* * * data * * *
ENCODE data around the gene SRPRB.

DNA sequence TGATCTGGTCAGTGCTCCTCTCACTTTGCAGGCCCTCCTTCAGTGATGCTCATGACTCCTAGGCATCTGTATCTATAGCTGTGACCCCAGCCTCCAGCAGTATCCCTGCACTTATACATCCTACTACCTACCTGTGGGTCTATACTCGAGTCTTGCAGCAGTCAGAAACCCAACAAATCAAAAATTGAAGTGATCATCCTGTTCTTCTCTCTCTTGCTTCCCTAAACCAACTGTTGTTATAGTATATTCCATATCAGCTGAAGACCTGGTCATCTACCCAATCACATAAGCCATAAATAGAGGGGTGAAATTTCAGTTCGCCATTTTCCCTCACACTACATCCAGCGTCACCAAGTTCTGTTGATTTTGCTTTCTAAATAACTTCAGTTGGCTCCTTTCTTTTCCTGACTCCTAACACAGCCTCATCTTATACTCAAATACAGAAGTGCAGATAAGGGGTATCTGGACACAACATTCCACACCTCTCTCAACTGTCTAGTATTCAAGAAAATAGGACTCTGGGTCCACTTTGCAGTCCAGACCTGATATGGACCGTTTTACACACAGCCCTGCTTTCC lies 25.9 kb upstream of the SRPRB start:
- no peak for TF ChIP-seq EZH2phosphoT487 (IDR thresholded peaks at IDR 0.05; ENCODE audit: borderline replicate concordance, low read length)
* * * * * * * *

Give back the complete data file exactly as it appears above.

ENCODE data around the gene SRPRB.

DNA sequence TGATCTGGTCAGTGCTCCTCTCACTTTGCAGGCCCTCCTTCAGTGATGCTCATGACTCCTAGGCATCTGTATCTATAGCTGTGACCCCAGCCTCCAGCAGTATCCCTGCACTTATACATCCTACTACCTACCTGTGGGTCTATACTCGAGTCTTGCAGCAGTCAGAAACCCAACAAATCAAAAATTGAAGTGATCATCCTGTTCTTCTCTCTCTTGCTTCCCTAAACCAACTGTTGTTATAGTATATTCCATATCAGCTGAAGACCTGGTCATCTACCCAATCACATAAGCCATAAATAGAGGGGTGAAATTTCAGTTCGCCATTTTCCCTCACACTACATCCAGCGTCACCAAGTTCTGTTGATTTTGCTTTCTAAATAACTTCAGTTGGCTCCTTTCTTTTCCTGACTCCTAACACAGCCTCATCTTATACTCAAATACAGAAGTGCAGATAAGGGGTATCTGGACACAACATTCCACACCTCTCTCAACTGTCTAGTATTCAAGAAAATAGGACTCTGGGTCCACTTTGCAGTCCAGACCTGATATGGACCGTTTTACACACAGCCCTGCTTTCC lies 25.9 kb upstream of the SRPRB start:
- no peak for TF ChIP-seq EZH2phosphoT487 (IDR thresholded peaks at IDR 0.05; ENCODE audit: borderline replicate concordance, low read length)